Paraffin wax
Molecular weight distributions of produced oil and its wax deposit.

In chemistry, paraffin is a term that can be used synonymously with "alkane", indicating hydrocarbons with the general formula CnH2n+2. Paraffin wax refers to a mixture of alkanes that falls within the 20 ≤ n ≤ 40 range; they are found in the solid state at room temperature and begin to enter the liquid phase past approximately 37 °C (99 °F).[1]

The simplest paraffin molecule is that of methane, CH4, a gas at room temperature. Heavier members of the series, such as octane, C8H18, and mineral oil appear as liquids at room temperature. The solid forms of paraffin, called paraffin wax, are from the heaviest molecules from C20H42 to C40H82. Paraffin wax was identified by Carl Reichenbach in 1830.[2]

Paraffin, or paraffin hydrocarbon, is also the technical name for an alkane in general, but in most cases it refers specifically to a linear, or normal alkane — whereas branched, or isoalkanes are also called isoparaffins. It is distinct from the fuel known in the United Kingdom, Ireland and South Africa as paraffin oil or just paraffin, which is called kerosene in most of the U.S., Canada, Australia and New Zealand.

The name is derived from Latin parum ("barely") + affinis, meaning "lacking affinity" or "lacking reactivity" indicating paraffin's unreactive nature [3])

Paraffin wax

Paraffin wax (or simply "paraffin", but see alternative name for kerosene, above) is mostly found as a white, odorless, tasteless, waxy solid, with a typical melting point between about 46 and 68 °C (115 and 154 °F),[4] and having a density of around 0.9 g/cm3.[5] It is insoluble in water, but soluble in ether, benzene, and certain esters. Paraffin is unaffected by most common chemical reagents but burns readily.[6]

Pure paraffin wax is an excellent electrical insulator, with an electrical resistivity of between 1013 and 1017 ohm metre.[7] This is better than nearly all other materials except some plastics (notably Teflon). It is an effective neutron moderator and was used in James Chadwick's 1932 experiments to identify the neutron.[8][9]

Paraffin wax is an excellent material to store heat, having a specific heat capacity of 2.14–2.9 J g−1 K−1 (joule per gram kelvin) and a heat of fusion of 200–220 J g−1.[10] This property is exploited in modified drywall for home building material: a certain type (with the right melting point) of wax is infused in the drywall during manufacture so that, when installed, it melts during the day, absorbing heat, and solidifies again at night, releasing the heat.[11] Paraffin wax phase change cooling coupled with retractable radiators was used to cool the electronics of the Lunar Rover.[12] Wax expands considerably when it melts and this allows its use in wax thermostatic element thermostats for industrial, domestic and, particularly, automobile purposes.[13][14]

In industrial applications, it is often useful to modify the crystal properties of the paraffin wax, typically by adding branching to the existing carbon backbone chain. The modification is usually done with additives, such as EVA copolymers, microcrystalline wax, or forms of polyethylene. The branched properties result in a modified paraffin with a higher viscosity, smaller crystalline structure, and modified functional properties. Pure paraffin wax is rarely used for carving original models for casting metal and other materials in the lost wax process, as it is relatively brittle at room temperature and presents the risks of chipping and breakage when worked. Soft and pliable waxes, like beeswax, may be preferred for such sculpture, but "investment casting waxes," often paraffin-based, are expressly formulated for the purpose.[citation needed]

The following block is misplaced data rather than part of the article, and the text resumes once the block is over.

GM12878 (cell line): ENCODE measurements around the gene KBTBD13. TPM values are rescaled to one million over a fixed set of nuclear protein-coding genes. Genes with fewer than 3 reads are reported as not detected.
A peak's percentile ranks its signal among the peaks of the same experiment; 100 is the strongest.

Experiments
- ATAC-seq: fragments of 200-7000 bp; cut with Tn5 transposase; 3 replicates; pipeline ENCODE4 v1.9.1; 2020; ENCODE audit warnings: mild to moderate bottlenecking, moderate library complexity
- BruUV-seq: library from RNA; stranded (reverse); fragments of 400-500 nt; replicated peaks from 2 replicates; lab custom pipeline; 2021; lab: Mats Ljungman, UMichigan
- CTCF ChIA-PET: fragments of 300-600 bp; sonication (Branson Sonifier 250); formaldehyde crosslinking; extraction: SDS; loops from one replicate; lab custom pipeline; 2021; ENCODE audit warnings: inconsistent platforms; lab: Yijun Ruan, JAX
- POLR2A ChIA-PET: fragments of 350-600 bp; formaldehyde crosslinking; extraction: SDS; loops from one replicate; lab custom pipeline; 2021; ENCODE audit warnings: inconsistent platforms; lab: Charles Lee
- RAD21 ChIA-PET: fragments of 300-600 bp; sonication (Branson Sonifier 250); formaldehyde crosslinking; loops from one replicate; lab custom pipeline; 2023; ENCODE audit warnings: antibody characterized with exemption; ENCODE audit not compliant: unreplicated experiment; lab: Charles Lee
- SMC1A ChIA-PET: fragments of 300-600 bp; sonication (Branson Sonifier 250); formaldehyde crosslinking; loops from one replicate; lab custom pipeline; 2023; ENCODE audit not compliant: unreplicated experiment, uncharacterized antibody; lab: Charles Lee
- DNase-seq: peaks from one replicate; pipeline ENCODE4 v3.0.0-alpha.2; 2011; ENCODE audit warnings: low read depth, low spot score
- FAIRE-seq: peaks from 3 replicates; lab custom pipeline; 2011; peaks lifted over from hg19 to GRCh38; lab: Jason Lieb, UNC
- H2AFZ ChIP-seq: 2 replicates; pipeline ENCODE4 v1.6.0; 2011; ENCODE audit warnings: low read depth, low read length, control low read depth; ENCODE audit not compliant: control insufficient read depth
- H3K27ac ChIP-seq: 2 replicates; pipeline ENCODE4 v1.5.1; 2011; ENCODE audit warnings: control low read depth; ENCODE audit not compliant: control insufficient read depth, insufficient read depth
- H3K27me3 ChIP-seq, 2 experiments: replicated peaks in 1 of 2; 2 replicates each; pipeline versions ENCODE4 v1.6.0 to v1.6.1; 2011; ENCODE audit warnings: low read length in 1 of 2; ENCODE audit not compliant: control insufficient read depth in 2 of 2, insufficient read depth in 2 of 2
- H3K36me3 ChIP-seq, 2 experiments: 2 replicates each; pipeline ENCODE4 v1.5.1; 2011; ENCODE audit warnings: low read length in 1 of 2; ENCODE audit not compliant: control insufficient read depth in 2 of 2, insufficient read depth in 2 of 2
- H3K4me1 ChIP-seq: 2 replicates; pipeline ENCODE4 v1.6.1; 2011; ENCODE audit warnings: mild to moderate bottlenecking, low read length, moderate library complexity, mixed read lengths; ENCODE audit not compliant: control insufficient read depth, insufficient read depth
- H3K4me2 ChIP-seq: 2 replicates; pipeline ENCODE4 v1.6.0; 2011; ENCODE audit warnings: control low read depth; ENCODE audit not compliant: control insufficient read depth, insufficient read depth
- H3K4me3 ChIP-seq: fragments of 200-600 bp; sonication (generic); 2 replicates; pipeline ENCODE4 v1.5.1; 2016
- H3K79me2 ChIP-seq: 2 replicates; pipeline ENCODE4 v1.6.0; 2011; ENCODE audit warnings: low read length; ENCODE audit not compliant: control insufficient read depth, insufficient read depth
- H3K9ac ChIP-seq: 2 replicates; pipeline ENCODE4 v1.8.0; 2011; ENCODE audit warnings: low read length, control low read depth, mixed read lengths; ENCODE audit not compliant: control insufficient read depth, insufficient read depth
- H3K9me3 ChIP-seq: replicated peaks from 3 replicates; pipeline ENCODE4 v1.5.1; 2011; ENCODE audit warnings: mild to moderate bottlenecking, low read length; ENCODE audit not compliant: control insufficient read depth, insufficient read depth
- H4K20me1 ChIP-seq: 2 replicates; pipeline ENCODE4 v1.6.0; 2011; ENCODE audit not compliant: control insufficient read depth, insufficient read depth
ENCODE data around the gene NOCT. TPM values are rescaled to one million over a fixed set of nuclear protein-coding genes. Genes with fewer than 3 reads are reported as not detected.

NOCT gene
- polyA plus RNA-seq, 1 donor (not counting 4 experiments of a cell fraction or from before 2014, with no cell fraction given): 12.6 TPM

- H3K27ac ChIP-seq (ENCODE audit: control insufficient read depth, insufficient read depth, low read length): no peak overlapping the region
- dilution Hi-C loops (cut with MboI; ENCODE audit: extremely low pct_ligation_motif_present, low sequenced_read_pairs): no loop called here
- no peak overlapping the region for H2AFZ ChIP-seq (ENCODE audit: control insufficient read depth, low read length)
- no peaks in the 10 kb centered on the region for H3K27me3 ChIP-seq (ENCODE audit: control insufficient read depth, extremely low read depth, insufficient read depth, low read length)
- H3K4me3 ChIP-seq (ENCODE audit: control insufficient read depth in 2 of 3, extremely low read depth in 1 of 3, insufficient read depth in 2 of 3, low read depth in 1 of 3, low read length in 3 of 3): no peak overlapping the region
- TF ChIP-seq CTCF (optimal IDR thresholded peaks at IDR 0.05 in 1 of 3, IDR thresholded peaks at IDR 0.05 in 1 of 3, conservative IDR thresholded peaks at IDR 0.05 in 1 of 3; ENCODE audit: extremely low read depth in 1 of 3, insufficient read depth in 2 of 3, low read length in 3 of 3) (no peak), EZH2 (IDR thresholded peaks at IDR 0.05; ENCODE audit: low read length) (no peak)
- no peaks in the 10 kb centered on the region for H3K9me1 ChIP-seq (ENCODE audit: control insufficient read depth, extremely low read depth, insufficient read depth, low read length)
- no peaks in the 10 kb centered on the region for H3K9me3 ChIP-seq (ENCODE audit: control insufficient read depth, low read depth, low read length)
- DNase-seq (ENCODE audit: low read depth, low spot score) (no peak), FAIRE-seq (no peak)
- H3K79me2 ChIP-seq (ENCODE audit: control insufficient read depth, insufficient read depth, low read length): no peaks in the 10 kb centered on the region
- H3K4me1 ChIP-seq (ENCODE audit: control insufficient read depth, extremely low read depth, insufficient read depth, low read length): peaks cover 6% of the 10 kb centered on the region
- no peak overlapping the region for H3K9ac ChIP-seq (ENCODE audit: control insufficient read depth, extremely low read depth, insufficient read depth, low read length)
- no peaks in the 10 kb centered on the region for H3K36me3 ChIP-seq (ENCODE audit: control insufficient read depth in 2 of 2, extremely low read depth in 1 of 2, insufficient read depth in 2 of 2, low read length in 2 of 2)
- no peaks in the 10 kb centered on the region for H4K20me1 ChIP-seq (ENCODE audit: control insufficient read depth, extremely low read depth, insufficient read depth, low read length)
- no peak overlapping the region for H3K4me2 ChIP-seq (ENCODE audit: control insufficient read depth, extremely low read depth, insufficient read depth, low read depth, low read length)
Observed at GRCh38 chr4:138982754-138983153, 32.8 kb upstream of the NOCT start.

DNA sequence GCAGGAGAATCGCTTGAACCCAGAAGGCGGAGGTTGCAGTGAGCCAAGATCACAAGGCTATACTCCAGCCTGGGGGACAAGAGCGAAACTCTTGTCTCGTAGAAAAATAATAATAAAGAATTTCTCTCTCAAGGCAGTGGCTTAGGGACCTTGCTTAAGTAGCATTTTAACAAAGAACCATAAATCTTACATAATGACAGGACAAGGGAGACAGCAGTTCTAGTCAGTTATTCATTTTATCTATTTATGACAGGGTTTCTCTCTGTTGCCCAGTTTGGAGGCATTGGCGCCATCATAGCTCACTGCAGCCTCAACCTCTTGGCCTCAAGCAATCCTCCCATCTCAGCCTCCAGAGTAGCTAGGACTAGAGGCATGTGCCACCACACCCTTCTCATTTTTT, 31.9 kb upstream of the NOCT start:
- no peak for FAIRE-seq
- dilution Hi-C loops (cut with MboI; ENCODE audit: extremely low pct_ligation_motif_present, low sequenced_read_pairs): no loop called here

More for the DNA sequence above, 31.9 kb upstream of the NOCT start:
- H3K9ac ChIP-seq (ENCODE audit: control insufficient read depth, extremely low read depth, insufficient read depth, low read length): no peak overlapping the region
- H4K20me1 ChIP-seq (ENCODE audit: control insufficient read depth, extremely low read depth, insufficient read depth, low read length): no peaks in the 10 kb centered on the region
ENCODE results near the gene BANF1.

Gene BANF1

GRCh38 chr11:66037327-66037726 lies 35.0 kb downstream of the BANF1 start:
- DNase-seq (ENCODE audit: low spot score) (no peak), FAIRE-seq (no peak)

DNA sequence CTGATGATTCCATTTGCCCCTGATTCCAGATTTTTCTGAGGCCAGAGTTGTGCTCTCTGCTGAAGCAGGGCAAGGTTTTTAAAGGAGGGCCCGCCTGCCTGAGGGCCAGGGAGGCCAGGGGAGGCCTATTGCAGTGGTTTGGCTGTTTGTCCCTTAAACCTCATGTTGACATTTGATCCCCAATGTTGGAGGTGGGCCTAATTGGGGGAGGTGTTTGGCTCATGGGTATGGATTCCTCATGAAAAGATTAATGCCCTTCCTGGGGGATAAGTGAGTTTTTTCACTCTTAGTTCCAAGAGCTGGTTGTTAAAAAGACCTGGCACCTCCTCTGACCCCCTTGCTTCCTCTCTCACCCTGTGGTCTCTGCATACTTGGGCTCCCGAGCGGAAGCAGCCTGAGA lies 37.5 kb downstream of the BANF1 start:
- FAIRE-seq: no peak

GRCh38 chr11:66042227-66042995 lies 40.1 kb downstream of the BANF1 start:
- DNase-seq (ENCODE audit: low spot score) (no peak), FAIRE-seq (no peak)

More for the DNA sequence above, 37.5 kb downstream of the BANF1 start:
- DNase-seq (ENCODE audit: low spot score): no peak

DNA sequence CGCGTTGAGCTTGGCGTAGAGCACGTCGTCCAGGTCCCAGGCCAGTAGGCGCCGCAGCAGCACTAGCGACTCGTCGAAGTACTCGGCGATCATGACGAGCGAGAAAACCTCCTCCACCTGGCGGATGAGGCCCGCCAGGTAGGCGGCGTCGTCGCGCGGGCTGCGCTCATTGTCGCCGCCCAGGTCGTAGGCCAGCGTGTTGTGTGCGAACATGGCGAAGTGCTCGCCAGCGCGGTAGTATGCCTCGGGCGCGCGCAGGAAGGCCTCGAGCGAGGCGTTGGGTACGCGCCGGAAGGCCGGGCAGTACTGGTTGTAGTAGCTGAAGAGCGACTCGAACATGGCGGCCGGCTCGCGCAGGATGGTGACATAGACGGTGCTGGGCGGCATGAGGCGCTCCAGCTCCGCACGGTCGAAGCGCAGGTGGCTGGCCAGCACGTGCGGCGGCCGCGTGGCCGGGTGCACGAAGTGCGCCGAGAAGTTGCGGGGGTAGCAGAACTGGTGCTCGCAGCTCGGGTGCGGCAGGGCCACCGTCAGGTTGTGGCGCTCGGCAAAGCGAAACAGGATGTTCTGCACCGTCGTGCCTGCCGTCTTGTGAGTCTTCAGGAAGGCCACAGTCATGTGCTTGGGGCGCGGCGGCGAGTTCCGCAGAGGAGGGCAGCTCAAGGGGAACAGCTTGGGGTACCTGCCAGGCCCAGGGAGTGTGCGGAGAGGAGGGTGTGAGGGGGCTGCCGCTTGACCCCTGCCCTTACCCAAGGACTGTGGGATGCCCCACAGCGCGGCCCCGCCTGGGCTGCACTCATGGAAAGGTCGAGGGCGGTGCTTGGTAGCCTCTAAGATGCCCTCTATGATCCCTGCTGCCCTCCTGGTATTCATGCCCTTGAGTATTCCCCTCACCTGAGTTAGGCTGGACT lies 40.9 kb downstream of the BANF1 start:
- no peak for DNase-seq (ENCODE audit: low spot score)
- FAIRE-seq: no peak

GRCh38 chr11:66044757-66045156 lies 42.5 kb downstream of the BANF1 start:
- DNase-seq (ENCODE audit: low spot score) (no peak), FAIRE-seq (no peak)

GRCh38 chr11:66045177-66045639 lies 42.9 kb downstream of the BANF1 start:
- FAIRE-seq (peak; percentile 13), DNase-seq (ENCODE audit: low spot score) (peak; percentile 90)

Mineral oil

Liquid paraffin, or mineral oil, is a mixture of heavier alkanes, and has a number of names, including nujol, adepsine oil, alboline, glymol, medicinal paraffin, or saxol. It has a density of around 0.8 g/cm3.[5] Medicinal liquid paraffin is used to aid bowel movement in persons suffering chronic constipation; it passes through the gastrointestinal tract without itself being taken into the body, but it limits the amount of water removed from the stool. In the food industry, where it may be called "wax", it can be used as a lubricant in mechanical mixing, applied to baking tins to ensure that loaves are easily released when cooked and as a coating for fruit or other items requiring a "shiny" appearance for sale.[15]

It is often used in infrared spectroscopy, as it has a relatively uncomplicated IR spectrum. When the sample to be tested is made into a mull (a very thick paste), liquid paraffin is added so it can be spread on the transparent (to infrared) mounting plates to be tested. Mineral oil has also seen widespread use in biotechnology for preventing the evaporation of small volumes of liquid during heating. Polymerase chain reaction samples may need to be overlaid with a layer of mineral oil to prevent evaporation[16] during the high heat (95 °C) required to denature DNA.